When I arrived in Washington DC to attend OpenCon 2016, I had limited knowledge about OpenCon itself. I just expected that it would be like any other conference—that I would be a passive attendee as usual and would talk a bit about SeeSD, the STEM education not for profit I started in Senegal. I was also very confused about the program and was not really sure what was going to happen during the conference. I am glad I was wrong. OpenCon is an excellent self-organizing conference that requires active participation from attendees. The meeting started with a keynote talk by Brewster Kahle, the founder of Internet Archive. He walked us through the concept of a “decentralized Internet”, something I was not very familiar with, but that I fully embraced now and even advocate for.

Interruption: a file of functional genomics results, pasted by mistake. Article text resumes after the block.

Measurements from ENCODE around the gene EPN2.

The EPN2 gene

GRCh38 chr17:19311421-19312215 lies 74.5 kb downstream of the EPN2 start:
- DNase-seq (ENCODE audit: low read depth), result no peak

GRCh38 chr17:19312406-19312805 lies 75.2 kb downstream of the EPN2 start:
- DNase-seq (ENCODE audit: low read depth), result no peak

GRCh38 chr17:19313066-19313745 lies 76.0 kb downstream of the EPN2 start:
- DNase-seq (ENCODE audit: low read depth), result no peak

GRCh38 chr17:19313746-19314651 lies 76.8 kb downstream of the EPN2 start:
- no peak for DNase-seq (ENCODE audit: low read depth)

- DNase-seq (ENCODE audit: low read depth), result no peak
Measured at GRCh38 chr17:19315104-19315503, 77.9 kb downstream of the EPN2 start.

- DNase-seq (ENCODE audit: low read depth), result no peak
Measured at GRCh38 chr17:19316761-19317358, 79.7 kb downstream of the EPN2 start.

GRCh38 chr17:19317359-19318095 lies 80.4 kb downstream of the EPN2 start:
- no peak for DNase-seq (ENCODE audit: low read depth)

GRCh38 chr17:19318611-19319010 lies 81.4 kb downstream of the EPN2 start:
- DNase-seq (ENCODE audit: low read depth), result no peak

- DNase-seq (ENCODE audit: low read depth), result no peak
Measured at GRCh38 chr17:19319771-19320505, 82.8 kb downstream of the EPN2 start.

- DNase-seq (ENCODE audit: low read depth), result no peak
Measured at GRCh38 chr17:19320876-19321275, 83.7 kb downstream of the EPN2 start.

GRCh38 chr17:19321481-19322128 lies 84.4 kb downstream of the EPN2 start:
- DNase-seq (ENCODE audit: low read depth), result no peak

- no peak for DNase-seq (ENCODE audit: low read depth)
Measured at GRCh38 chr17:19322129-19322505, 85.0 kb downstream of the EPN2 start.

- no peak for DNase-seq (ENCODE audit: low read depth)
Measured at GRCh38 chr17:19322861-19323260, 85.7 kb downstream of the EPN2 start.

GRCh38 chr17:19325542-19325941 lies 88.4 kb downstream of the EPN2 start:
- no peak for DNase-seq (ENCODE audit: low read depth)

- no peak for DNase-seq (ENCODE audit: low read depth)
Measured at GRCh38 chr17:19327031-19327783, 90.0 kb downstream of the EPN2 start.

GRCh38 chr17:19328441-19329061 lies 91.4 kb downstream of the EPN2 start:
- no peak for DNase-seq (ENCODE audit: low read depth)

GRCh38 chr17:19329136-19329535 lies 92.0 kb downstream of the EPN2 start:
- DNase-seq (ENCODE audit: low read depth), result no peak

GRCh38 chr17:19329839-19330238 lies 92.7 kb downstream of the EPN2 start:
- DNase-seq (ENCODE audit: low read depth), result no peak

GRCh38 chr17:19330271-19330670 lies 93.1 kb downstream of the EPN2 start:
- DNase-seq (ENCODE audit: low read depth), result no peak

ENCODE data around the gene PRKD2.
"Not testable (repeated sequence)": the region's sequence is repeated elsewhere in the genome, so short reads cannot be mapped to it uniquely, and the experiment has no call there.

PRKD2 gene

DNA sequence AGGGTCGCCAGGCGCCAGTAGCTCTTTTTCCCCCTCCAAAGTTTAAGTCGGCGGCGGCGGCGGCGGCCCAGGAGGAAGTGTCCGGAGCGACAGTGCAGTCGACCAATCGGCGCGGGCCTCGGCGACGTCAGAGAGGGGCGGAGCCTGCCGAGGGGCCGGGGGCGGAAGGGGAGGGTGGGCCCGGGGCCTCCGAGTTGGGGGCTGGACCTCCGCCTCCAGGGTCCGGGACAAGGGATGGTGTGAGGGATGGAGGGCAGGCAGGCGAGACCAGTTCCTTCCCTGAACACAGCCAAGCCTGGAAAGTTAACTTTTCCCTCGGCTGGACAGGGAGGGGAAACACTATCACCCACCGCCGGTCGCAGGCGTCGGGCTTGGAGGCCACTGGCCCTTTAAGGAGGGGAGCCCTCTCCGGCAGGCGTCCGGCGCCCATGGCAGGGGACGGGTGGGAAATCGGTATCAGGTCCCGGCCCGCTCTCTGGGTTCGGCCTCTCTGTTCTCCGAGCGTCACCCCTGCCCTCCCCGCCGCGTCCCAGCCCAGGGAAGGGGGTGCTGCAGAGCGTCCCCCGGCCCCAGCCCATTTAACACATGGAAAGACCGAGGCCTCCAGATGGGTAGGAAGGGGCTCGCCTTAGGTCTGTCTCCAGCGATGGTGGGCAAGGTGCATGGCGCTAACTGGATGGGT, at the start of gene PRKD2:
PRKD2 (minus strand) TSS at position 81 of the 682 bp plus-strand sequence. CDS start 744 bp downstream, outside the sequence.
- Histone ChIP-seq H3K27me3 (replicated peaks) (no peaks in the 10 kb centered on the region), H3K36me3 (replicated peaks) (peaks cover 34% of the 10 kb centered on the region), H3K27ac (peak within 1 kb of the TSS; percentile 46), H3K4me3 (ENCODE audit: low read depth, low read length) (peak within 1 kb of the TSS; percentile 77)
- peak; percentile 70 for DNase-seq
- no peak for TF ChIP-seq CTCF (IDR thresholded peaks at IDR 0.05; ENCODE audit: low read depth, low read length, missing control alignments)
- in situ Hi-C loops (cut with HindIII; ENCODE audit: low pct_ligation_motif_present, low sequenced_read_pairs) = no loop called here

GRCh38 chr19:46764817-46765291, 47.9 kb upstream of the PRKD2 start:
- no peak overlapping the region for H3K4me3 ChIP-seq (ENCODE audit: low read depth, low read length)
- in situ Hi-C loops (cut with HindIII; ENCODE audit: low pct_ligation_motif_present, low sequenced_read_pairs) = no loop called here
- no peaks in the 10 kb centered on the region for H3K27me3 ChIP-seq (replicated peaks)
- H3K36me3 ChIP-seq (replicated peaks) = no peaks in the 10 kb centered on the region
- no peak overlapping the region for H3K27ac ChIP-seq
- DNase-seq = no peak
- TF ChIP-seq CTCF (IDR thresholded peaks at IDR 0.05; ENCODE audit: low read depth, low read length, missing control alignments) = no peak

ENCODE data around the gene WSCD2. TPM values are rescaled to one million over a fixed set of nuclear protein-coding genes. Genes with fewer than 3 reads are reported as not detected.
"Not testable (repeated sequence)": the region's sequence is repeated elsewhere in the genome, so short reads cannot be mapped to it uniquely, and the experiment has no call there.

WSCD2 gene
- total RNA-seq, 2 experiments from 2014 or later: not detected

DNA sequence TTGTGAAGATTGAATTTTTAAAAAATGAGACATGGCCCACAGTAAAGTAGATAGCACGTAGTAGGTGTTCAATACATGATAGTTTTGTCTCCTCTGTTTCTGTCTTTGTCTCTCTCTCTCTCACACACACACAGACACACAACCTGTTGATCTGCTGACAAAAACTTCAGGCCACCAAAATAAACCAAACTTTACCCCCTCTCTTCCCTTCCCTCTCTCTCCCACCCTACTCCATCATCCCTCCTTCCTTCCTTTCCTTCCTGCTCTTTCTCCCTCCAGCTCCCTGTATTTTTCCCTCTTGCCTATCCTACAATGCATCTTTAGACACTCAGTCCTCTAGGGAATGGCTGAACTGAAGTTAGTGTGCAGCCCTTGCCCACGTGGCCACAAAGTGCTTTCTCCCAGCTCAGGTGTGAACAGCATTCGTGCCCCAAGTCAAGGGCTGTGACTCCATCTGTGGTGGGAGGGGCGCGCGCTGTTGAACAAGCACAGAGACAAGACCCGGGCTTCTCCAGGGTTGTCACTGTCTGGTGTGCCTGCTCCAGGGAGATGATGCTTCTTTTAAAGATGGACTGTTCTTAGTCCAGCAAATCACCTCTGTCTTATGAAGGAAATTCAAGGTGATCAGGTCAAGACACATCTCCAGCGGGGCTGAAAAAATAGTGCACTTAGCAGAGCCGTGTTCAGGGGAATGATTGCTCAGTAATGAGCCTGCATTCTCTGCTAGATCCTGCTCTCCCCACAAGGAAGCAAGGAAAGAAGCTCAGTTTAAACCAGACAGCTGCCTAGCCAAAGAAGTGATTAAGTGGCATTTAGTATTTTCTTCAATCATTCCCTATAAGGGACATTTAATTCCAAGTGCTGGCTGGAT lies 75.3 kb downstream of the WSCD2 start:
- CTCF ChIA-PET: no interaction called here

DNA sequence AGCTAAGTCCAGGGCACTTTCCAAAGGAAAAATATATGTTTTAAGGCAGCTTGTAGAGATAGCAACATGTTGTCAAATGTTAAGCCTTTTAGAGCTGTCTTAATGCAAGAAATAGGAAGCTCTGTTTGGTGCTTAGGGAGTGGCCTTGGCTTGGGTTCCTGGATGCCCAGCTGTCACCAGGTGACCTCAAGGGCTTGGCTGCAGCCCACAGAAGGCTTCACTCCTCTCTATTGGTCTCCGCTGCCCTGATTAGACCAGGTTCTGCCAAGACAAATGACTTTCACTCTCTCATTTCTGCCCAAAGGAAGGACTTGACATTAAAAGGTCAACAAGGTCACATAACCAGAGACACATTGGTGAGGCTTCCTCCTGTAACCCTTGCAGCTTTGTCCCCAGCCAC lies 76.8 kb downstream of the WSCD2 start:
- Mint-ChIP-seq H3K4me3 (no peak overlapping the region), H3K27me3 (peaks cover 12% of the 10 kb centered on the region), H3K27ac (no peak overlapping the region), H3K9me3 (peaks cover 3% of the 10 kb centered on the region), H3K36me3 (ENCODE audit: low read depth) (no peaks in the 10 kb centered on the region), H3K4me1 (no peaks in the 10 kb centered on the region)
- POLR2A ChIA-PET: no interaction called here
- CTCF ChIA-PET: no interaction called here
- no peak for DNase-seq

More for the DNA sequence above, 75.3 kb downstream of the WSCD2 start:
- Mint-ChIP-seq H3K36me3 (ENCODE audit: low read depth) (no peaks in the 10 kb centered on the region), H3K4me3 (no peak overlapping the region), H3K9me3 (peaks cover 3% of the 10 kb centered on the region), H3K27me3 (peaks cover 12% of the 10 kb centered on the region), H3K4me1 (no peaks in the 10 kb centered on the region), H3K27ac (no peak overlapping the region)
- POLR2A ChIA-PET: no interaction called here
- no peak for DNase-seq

My favorite part of the conference was the story circles: a storytelling session where conference participants were divided into small groups and each group member tells their story by answering: what brought them to OpenCon? In my case, I applied to OpenCon because I cared about diversity in STEM (Science Technology Engineering and Mathematics) and because I believed the main barrier stopping African communities from fully embracing STEM is cultural relevance. To bring that cultural relevance, it is imperative to design Open Educational Resources using local languages.